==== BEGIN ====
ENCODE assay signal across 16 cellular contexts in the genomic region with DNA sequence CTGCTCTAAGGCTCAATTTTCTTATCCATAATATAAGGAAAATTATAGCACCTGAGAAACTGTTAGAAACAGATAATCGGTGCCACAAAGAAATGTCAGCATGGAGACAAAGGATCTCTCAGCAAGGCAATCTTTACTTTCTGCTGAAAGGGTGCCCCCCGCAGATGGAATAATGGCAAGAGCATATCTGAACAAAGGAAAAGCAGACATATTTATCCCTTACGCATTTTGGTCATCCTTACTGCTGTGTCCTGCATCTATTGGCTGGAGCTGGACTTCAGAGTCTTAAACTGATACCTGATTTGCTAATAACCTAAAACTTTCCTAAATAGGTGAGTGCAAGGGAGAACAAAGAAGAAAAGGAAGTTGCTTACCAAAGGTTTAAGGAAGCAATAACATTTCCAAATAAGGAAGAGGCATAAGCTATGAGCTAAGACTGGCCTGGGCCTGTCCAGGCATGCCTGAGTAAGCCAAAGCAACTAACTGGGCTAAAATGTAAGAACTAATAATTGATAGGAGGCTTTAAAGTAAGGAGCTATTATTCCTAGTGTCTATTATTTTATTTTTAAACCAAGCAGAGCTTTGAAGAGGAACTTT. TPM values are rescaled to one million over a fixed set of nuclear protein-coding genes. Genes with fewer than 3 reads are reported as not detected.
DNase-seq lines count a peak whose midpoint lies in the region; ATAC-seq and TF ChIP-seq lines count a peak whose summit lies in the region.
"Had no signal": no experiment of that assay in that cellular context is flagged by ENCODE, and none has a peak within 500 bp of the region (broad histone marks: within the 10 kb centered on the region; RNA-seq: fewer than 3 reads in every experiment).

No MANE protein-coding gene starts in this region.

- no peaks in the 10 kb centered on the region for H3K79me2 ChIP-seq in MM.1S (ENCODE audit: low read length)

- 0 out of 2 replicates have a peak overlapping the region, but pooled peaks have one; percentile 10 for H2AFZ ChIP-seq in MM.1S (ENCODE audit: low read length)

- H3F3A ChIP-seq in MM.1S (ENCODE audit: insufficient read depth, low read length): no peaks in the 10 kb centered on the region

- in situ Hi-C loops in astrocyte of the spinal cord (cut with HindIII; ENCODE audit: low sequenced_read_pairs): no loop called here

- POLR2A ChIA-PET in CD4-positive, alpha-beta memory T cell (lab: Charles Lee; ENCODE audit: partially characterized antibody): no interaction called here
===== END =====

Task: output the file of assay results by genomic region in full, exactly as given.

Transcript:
ENCODE assay signal across 16 cellular contexts in the genomic region with DNA sequence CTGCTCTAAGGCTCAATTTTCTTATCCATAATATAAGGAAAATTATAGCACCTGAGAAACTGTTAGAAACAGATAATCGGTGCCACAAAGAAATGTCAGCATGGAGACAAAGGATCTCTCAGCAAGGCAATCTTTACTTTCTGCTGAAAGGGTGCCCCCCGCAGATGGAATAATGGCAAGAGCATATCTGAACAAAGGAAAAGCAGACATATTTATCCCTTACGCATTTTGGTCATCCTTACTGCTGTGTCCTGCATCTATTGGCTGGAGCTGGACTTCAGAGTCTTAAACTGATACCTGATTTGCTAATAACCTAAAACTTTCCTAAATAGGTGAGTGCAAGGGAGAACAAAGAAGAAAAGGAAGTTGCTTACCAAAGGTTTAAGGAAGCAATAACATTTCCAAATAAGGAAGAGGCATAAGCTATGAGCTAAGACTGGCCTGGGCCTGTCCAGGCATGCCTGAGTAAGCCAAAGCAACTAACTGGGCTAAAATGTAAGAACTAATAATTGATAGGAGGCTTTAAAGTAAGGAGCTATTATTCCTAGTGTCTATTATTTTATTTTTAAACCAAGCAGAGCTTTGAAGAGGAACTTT. TPM values are rescaled to one million over a fixed set of nuclear protein-coding genes. Genes with fewer than 3 reads are reported as not detected.
DNase-seq lines count a peak whose midpoint lies in the region; ATAC-seq and TF ChIP-seq lines count a peak whose summit lies in the region.
"Had no signal": no experiment of that assay in that cellular context is flagged by ENCODE, and none has a peak within 500 bp of the region (broad histone marks: within the 10 kb centered on the region; RNA-seq: fewer than 3 reads in every experiment).

No MANE protein-coding gene starts in this region.

- no peaks in the 10 kb centered on the region for H3K79me2 ChIP-seq in MM.1S (ENCODE audit: low read length)

- 0 out of 2 replicates have a peak overlapping the region, but pooled peaks have one; percentile 10 for H2AFZ ChIP-seq in MM.1S (ENCODE audit: low read length)

- H3F3A ChIP-seq in MM.1S (ENCODE audit: insufficient read depth, low read length): no peaks in the 10 kb centered on the region

- in situ Hi-C loops in astrocyte of the spinal cord (cut with HindIII; ENCODE audit: low sequenced_read_pairs): no loop called here

- POLR2A ChIA-PET in CD4-positive, alpha-beta memory T cell (lab: Charles Lee; ENCODE audit: partially characterized antibody): no interaction called here